Illinois Beauty Information: Caring for Illinois Beauty Tomato Plants

The Illinois Beauty tomatoes that can grow in your garden are large producers and come from an accidental crossbreeding. These tasty, open-pollinated tomato plants are excellent for those who can also store seeds. To learn more about growing these tomatoes, click here.

About Illinois Beauty tomato plants

Illinois Beauty’s indeterminate type (vine) tomato plants produce tomatoes during the mid-growth season and continue until frost in many areas. A red, round, tasty salad plant can be grown at the market or in the family garden. This plant produces berries from 4 to 6 ounces.

Illinois Beauty’s information on tomato care recommends starting this plant indoors, rather than planting it directly on its outside bed. Start planting 6-8 weeks before the last frost is expected to occur so that the seedlings are ready when the soil warms up. Indeterminate vines are not ideal specimens for repotting, but if you choose to grow Illinois Beauty in a container, choose one that has at least five gallons.

Growing Illinois Beauty Tomato Plants

When you start with a plant in the ground, bury up to two thirds of the stem of Illinois Beauty tomato plants. The roots grow along the buried stem, making the plant stronger and able to find water in case of drought. Cover the planting area with a 2-4 cm (5-10 cm) mulch to conserve water.

The Illinois Beauty crop produces an abundant harvest in most years. This tomato bears fruit during hot summers and produces flawless fruit. It seems to grow well and also produces a lot in cooler summers. Set aside a sunny spot in the garden for the tomato plants. Leave about 3 feet (.91 m) around the Illinois Beauty plant for growth and be prepared to add a cage or other trellis to support the vines and fruit of this generous grower. This plant grows up to 5 feet (.5 m).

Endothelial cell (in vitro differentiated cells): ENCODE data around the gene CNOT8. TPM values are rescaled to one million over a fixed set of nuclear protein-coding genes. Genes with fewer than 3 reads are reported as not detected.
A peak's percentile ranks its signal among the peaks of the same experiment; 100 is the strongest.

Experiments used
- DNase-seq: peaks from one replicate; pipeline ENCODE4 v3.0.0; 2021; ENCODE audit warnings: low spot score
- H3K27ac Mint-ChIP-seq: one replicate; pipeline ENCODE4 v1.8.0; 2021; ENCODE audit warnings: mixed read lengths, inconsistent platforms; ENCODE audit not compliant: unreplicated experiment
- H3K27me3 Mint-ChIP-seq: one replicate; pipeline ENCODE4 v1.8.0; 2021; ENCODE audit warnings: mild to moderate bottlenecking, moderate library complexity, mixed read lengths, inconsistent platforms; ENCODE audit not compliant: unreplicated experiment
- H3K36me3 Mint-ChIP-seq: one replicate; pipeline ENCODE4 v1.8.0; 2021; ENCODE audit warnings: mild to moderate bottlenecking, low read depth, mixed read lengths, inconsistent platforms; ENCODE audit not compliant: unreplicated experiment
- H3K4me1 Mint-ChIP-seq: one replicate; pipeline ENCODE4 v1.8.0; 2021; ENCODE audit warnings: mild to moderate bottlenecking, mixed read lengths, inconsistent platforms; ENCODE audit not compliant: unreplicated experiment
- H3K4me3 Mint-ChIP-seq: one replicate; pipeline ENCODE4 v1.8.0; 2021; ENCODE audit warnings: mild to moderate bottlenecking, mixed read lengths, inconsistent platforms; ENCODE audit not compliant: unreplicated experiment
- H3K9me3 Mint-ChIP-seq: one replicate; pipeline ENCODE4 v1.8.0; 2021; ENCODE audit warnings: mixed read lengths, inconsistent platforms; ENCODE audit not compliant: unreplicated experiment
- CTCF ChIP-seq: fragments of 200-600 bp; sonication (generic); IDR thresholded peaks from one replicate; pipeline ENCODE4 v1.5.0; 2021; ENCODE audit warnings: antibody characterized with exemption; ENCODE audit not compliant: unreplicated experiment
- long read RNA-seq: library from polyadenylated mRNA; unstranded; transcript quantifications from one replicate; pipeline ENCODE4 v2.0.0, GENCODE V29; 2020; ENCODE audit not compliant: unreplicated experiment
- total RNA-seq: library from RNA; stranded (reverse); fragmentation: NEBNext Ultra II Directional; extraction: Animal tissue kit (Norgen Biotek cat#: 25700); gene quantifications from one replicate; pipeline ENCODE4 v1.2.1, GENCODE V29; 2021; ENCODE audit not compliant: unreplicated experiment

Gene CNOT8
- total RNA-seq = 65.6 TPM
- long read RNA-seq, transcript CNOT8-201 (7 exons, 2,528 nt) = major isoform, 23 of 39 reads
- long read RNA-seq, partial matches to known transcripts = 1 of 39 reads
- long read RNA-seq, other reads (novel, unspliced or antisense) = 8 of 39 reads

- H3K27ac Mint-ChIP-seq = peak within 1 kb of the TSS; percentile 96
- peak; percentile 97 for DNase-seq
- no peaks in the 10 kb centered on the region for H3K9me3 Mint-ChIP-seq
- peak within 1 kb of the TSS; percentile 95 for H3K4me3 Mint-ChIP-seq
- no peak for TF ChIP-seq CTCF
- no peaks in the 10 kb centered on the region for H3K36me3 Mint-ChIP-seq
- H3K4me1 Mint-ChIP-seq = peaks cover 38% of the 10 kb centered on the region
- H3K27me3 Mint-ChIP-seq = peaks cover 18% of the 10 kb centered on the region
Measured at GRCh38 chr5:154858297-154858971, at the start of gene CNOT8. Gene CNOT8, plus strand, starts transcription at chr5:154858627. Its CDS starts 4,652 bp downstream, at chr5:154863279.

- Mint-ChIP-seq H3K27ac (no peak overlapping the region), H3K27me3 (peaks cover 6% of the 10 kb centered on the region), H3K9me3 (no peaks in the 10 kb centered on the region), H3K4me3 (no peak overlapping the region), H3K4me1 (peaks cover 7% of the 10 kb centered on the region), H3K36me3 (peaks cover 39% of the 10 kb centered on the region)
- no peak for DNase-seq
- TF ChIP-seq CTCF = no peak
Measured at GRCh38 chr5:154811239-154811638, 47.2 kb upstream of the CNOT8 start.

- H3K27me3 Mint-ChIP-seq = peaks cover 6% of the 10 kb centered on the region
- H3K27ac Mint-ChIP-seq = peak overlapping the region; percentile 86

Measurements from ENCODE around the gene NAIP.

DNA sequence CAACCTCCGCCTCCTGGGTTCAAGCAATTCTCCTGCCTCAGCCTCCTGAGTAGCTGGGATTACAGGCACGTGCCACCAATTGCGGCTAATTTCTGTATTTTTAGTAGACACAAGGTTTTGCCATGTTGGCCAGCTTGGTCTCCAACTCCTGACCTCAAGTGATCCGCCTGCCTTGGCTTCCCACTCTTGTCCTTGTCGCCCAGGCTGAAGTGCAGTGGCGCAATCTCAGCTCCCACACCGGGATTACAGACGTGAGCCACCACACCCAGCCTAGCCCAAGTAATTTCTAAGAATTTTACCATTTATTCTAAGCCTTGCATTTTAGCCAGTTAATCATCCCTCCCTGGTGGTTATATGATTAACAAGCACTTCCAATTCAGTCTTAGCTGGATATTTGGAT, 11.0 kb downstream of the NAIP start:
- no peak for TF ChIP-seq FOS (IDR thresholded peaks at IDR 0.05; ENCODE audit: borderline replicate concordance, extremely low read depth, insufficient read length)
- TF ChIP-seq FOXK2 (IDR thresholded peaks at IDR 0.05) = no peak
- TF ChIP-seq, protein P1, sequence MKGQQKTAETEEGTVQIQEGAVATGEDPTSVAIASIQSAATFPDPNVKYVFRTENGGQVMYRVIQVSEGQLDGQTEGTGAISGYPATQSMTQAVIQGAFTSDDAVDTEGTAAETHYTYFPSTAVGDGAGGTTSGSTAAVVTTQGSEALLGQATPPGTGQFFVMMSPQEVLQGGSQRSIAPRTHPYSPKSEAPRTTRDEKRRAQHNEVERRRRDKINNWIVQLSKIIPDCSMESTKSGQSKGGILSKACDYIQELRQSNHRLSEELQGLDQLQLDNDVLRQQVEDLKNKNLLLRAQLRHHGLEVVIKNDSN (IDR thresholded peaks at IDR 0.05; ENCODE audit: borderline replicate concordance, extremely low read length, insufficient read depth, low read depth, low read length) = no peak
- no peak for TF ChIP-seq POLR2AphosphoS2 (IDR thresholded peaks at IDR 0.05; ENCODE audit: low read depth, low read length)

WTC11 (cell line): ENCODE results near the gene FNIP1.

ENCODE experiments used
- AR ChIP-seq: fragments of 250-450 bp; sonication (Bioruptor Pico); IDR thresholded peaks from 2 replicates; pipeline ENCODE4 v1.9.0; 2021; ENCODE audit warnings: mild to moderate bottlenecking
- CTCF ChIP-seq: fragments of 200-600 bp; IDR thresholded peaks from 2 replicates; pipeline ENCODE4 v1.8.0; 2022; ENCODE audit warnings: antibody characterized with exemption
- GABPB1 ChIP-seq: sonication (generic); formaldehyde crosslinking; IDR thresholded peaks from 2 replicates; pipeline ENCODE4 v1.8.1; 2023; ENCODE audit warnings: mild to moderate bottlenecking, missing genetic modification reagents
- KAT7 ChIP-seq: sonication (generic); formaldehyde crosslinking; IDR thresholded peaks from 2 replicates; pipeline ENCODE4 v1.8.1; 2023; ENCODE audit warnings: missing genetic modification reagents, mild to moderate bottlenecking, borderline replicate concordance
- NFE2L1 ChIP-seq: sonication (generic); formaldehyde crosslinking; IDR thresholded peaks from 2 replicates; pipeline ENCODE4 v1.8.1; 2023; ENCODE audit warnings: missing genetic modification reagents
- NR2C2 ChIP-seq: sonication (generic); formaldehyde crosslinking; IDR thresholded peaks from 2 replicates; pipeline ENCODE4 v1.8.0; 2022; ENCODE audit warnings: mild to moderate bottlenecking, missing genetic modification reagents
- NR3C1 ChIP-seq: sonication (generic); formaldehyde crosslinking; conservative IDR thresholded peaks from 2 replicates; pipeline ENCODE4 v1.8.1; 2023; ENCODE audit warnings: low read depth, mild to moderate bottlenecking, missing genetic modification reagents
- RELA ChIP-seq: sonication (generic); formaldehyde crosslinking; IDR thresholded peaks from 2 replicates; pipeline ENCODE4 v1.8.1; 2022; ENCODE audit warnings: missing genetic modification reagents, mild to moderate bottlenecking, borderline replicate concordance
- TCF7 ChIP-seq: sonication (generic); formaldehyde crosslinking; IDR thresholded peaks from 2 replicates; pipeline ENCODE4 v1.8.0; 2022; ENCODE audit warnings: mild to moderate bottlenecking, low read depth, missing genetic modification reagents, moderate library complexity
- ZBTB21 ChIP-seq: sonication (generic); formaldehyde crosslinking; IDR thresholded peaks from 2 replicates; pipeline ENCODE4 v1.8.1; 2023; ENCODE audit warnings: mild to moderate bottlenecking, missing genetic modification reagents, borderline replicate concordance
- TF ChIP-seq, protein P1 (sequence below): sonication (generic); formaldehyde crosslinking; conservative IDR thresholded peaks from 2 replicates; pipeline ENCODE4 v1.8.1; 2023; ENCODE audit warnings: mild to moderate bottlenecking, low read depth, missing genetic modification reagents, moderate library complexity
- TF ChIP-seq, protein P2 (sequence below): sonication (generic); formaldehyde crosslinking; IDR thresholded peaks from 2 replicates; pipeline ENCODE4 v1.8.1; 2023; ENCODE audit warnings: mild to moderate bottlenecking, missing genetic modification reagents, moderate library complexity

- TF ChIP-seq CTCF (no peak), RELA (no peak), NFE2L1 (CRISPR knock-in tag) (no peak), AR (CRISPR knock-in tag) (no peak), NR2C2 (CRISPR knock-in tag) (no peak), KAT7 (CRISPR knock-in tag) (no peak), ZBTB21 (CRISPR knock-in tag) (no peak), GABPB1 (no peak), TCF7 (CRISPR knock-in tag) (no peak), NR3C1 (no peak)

Amend poor soil to improve growth, although some growers report that this tomato grows well in poor soil. Work with granular fertilizer when preparing your planting site and remember to include fertilizer to improve drainage. If you use liquid fertilizer, apply it regularly, especially if the plant is slow growing.

Taking care of the beautiful Illinois tomatoes

When caring for Illinois Beauty or any other tomato plant, water them regularly to prevent disease and fruit cracking. Water the roots slowly so that water does not run off. Soak the root zone thoroughly in the morning or evening. Choose a time and continue watering on this schedule with more water only when temperatures warm up and more water is needed.

A daily routine that avoids splashing water on the fruit and foliage helps your plant produce its best tomatoes.

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